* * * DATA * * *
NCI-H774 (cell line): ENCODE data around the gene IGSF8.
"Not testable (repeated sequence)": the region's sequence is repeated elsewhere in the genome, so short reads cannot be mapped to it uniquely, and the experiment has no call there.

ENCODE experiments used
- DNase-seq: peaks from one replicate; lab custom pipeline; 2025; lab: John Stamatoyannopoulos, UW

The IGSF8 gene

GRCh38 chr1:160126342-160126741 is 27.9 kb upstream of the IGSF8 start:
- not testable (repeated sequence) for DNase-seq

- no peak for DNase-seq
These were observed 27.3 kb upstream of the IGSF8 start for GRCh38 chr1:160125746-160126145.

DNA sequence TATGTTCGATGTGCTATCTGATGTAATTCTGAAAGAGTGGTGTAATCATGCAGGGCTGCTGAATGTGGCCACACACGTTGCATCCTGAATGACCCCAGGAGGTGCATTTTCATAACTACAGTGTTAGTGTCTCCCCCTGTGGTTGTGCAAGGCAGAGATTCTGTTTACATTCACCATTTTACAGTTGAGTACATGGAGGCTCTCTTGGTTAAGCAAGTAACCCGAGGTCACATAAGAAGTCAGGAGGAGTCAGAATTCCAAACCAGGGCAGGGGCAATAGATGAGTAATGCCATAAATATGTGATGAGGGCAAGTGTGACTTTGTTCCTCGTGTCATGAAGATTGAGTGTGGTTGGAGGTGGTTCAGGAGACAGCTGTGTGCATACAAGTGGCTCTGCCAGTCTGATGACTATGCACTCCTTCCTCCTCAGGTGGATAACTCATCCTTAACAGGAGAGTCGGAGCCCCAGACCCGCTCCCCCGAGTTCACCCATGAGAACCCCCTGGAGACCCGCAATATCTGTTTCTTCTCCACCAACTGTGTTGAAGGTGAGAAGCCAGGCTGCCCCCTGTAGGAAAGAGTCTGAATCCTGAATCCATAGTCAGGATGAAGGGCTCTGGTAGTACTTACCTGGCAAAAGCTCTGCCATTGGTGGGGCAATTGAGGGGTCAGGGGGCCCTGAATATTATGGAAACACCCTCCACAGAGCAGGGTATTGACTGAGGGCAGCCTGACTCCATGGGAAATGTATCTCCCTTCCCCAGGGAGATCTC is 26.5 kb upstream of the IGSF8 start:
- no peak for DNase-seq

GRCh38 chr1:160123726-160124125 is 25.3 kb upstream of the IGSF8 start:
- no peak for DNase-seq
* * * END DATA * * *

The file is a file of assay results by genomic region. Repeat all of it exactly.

NCI-H774 (cell line): ENCODE data around the gene IGSF8.
"Not testable (repeated sequence)": the region's sequence is repeated elsewhere in the genome, so short reads cannot be mapped to it uniquely, and the experiment has no call there.

ENCODE experiments used
- DNase-seq: peaks from one replicate; lab custom pipeline; 2025; lab: John Stamatoyannopoulos, UW

The IGSF8 gene

GRCh38 chr1:160126342-160126741 is 27.9 kb upstream of the IGSF8 start:
- not testable (repeated sequence) for DNase-seq

- no peak for DNase-seq
These were observed 27.3 kb upstream of the IGSF8 start for GRCh38 chr1:160125746-160126145.

DNA sequence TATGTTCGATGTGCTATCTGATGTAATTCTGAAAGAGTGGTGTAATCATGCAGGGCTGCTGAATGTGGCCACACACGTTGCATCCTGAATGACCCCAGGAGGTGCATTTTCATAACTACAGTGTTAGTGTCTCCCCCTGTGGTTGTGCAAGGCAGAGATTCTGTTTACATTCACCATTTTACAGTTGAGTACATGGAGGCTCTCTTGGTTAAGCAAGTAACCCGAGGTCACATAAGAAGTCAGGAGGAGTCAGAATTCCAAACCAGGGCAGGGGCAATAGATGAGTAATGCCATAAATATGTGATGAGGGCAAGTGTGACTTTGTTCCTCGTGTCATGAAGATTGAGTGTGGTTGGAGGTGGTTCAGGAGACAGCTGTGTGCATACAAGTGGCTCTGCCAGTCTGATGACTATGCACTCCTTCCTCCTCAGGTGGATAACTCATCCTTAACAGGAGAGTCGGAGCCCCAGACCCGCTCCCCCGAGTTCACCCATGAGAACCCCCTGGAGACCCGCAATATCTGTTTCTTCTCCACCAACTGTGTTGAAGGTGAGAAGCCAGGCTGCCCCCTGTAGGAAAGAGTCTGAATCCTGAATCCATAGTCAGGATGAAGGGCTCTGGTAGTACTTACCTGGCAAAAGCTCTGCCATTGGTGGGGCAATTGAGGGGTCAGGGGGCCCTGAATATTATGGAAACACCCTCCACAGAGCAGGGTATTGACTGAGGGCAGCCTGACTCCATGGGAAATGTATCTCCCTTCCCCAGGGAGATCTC is 26.5 kb upstream of the IGSF8 start:
- no peak for DNase-seq

GRCh38 chr1:160123726-160124125 is 25.3 kb upstream of the IGSF8 start:
- no peak for DNase-seq